Born a Crime is the story of a mischievous young boy who grows into a restless young man as he struggles to find himself in a world where he was never supposed to exist. It is also the story of that young man's relationship with his fearless, rebellious, and fervently religious mother: his teammate, a woman determined to save her son from the cycle of poverty, violence, and abuse that would ultimately threaten her own life.

The eighteen personal essays collected here are by turns hilarious, dramatic, and deeply affecting. Whether subsisting on caterpillars for dinner during hard times, being thrown from a moving car during an attempted kidnapping, or just trying to survive the life-and-death pitfalls of dating in high school, Trevor illuminates his curious world with an incisive wit and unflinching honesty. His stories weave together to form a moving and searingly funny portrait of a boy making his way through a damaged world in a dangerous time, armed only with a keen sense of humor and a mother's unconventional, unconditional love.

Review
During breakfast every day, I watch the previous night’s Daily Show starring Trevor Noah. I’m new to this routine, new to The Daily Show, but leading up to the election and then its fucking horrible aftermath led me to shows, websites, twitter feeds, etc etc that I never paid much attention to before. The Daily Show is one of these.

With all due respect to Trevor Noah, I had no plans to ever read this. Celebrity memoirs don’t usually interest me. The celebrity memoirs I would read don’t exist because the people are dead. Or they’re assholes or incredibly private. Or both. However, I was gifted this book.

Noah never mentions The Daily Show. He mentions his comedy career only when absolutely necessary. That part of his life is fairly recent. His first twenty years or so were spent either under South Africa’s apartheid system or dealing with the aftermath of being a “colored” (the name given to people of mixed race) man navigating a post-apartheid environment.

Noah grew up in the Johannesburg area of South Africa during apartheid and was literally "born a crime,” as interracial relationships were punishable by law. He was a level of poor Americans cannot begin to comprehend. He was shut out from the world. "Black people were not properly educated. White people didn't talk to black people. So why would black people know what's going on in the white man's world?", Noah says on why no one knew who Hitler was. "Black people knew of Hitler as a powerful person. A tough guy. If you want your son to be tough, you name him Hitler." Noah knew more than one 'Hitler'.

Trevor Noah has a wisdom one can only get from growing up in apartheid South Africa. There were a few passages that were particularly memorable:

On the "black tax":
So many black families spend all of their time trying to fix the problems of the past. That is the curse of being black and poor, and it is a curse that follows you from generation to generation. My mother calls it “the black tax.” Because the generations who came before you have been pillaged, rather than being free to use you skills and education to move forward, you lose everything just trying to being everyone behind you back up to zero.
On crime:
In the hood, even if you’re not a hardcore criminal, crime is in your life in some way or another. There are degrees of it. It’s everyone from the mom buying some food that fell off the back of a truck to feed her family, all the way up to the gangs selling military-grade weapons and hardware.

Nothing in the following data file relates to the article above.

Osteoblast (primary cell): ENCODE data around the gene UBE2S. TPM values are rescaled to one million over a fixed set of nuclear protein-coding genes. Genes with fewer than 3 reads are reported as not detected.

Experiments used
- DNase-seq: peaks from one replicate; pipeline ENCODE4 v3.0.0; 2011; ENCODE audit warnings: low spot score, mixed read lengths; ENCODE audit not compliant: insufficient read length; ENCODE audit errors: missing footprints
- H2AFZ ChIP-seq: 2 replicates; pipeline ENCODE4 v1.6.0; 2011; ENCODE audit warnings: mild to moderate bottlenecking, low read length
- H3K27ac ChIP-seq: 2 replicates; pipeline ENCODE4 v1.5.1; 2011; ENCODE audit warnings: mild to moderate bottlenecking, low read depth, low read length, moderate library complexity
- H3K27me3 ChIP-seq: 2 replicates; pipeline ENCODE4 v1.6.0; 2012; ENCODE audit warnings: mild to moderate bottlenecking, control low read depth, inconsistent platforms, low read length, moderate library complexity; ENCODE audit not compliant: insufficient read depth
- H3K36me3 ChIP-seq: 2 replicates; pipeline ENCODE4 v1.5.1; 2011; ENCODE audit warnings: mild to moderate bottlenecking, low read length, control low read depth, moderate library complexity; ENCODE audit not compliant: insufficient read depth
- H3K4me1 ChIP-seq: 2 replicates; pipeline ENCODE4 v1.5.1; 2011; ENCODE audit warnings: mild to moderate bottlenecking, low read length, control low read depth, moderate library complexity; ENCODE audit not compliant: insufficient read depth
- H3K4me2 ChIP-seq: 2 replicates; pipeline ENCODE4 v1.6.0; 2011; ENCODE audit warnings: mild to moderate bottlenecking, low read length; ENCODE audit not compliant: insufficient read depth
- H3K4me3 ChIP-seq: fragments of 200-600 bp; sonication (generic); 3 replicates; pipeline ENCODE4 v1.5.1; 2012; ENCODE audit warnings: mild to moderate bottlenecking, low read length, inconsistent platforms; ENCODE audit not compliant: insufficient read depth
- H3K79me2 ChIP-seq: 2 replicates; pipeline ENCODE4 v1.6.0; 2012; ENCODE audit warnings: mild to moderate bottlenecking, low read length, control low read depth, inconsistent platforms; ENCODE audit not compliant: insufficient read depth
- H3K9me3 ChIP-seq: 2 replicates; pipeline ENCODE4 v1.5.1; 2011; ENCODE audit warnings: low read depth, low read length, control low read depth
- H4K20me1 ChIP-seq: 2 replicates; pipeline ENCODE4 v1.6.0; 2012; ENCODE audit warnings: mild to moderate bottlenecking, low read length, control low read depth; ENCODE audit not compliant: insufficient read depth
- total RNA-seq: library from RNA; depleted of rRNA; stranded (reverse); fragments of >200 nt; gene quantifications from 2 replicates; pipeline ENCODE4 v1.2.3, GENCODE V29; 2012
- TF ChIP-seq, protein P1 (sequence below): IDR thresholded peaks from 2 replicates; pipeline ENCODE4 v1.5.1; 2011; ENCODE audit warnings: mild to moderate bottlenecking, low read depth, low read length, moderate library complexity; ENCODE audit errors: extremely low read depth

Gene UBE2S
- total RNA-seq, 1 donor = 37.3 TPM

The hood made me realize that crime succeeds because crime does the one thing the government doesn’t do: crime cares. Crime is grassroots. Crime looks for the young kids who need support and a lifting hand. Crime offers internship programs and summer jobs and opportunities for advancement. Crime gets involved in the community. Crime doesn’t discriminate.

How he became a comedian and then host of a renowned American political satire program, I still do not know. That’s in the next book I suppose.

Saturday, December 31, 2016

HTHS: 2016 Retrospective

It's that time of the year again. Here are HTHS's 2016 Superlatives: a look back at this year's major historical happenings. Happy New Year.

Best Story: The House Sit-In
Image source: NPR
To hear Democrats tell it, the “historic” sit-in in the House this year was a noble effort to bar terrorists from buying guns, on par with the suffragette movement, the heroic defiance of the civil rights movement, and the valiant efforts of Father Lankester Merrin to save the soul of Regan MacNeil in The Exorcist, all rolled into one.

Least Surprising Story: We Have Nazis Now
Image source: The Atlantic

After reading Telegraph's The warnings of the Holocaust have never been more relevant in Britain 
which discusses the rise of hate crime incidents following the Brexit result, it was no surprise that the United States would produce a similar story once Trump won the election.

Best Nickname: Nasty Woman
GIF source: Giphy
This New York Times article describes why it was the nickname Hillary Clinton was waiting for, why it was a rallying cry for her supporters, and how it will probably live on.

Image source: National Geographic

This October, for the first time in centuries, scientists exposed the original surface of what is traditionally considered the tomb of Jesus Christ. Located in the Church of the Holy Sepulchre in the Old City of Jerusalem, the tomb has been covered by marble cladding since at least 1555 A.D., and most likely centuries earlier.